New Role Found for Tumor-suppressor Protein
Japanese researchers have identified a previously unknown function for the protein p53, which helps the body suppress tumors. A team from the University of Tokyo found that p53 also plays a role in the processing of microRNAs, snippets of genetic material that regulate genes. The loss of p53 may affect the processing of several microRNAs with anticancer properties, the team reported in the July 23 Nature.
The gene for p53 is mutated in half of all cancers, and in a majority of tumors the p53 pathway is inactivated. The protein is thought to protect against cancer in cells with DNA damage by activating genes that cause the cells to either commit suicide or stop growing rather than progress to a tumor. Together with previous research, the new results suggest that p53 mutations can disrupt several tumor-suppressive functions at once, including the induction of cell suicide and the processing of microRNAs that help suppress abnormal cell growth.
These results may have implications beyond the cell's response to DNA damage and cancer, according to an accompanying editorial, because mutations in p53 could alter other aspects of RNA metabolism besides microRNA processing. Future studies will need to determine precisely which microRNAs are regulated by p53 and describe the underlying mechanisms involved.
Some researchers have been exploring ways to re-activate p53 in cells where the protein has been disabled, but this has so far proved to be a challenge. The current study suggests that doing so would restore anticancer functions that were previously unappreciated.
Clinical Trial Caution: Meeting Abstract May Differ from Final Publication
Randomized clinical trials of cancer therapies are often reported as preliminary results in the form of abstracts at major scientific meetings. But, as a new study documents, the conclusions of these abstracts may not agree with the subsequent final analyses published by the trial investigators in peer-reviewed journals. In about 10 percent of the trials analyzed, there was a reversal in the researchers' conclusions about the efficacy of treatment when the abstracts were compared with the final report.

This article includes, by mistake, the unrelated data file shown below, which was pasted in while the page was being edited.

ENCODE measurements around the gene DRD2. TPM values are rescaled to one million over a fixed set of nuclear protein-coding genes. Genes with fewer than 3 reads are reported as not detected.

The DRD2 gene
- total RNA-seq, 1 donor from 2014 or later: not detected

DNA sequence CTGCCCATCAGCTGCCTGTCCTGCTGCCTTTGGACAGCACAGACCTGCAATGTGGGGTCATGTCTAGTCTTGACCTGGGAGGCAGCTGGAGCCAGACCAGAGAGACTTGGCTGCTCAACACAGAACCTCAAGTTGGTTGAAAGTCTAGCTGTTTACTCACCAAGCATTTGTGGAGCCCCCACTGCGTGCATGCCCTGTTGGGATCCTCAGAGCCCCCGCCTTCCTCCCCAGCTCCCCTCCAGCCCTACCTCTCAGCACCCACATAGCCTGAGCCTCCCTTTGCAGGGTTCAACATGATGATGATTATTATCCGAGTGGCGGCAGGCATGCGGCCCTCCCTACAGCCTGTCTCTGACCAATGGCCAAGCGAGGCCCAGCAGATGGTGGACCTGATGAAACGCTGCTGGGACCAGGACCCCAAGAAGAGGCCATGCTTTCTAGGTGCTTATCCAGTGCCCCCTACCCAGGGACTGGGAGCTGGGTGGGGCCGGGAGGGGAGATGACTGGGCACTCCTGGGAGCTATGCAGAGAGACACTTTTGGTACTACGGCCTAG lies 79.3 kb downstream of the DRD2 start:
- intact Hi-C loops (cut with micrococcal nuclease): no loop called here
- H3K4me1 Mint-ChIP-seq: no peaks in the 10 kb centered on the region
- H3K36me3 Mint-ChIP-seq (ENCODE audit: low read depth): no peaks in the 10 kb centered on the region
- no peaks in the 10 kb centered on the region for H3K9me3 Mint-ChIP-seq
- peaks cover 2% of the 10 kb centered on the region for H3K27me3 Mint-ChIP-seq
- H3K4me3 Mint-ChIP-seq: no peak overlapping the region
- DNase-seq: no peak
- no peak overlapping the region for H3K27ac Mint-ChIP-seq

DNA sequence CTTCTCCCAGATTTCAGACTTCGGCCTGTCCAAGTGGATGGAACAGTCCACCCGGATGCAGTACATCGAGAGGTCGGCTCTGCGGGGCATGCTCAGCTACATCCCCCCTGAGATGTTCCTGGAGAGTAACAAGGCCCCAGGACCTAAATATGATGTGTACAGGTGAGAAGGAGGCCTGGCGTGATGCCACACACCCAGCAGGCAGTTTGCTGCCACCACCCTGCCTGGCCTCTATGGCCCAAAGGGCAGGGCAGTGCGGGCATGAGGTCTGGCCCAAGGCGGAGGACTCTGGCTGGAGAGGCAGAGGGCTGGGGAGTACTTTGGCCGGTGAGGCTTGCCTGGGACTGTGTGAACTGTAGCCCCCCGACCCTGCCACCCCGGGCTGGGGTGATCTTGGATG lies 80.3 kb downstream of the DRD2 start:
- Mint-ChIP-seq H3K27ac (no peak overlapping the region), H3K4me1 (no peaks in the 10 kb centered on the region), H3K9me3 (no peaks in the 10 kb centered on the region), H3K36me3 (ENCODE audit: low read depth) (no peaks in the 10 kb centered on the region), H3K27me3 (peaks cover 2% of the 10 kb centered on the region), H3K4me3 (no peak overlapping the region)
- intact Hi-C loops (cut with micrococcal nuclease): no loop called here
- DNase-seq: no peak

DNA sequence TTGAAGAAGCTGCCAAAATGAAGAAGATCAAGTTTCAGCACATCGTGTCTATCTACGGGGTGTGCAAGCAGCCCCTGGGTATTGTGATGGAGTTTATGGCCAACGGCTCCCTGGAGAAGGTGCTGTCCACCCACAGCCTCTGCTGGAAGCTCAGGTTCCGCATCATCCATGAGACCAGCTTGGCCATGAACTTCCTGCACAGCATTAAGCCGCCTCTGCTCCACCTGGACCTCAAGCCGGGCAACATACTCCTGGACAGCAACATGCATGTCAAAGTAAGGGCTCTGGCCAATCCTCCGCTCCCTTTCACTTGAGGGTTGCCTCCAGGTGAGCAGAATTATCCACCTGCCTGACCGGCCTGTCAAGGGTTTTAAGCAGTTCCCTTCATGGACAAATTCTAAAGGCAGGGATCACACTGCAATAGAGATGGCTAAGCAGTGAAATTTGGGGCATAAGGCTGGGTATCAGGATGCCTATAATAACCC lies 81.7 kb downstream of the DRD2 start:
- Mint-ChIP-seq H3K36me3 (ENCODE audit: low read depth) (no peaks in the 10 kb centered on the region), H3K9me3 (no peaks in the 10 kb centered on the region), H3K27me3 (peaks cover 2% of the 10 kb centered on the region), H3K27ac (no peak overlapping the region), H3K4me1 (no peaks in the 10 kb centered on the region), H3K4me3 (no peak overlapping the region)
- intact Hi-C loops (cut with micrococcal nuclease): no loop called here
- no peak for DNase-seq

Given the potential for non-final results to mislead and even affect how the trial continues, clinicians, investigators, and the organizers of conferences should be cautious when interpreting results from randomized clinical trials, Canadian researchers from the NCIC Clinical Trials Group reported online last week in the Journal of Clinical Oncology.
The researchers assessed 138 randomized clinical trials, published between 2000 and 2004, in four major cancers (lymphoma, breast, colorectal, and non-small cell lung cancer). For each trial, the researchers identified and analyzed corresponding abstracts that had been presented at seven major cancer meetings between 1990 and 2004. All of the abstracts presented efficacy results.
"A substantial percentage of trials will see an important change in their conclusions from the time of abstract presentation to the final publication," said lead investigator Dr. Christopher Booth of Queen's University Cancer Research Institute. "This means that clinicians need to be cautious before changing their practice based on preliminary results of randomized trials."
Just as important, the authors of abstracts have a responsibility to clearly identify non-final results, commented Dr. Benjamin Djulbegovic of the University of South Florida and H. Lee Moffitt Cancer Center & Research Institute, who studies clinical trials. "The bottom line is that people who use the information in these abstracts need to know when results are preliminary."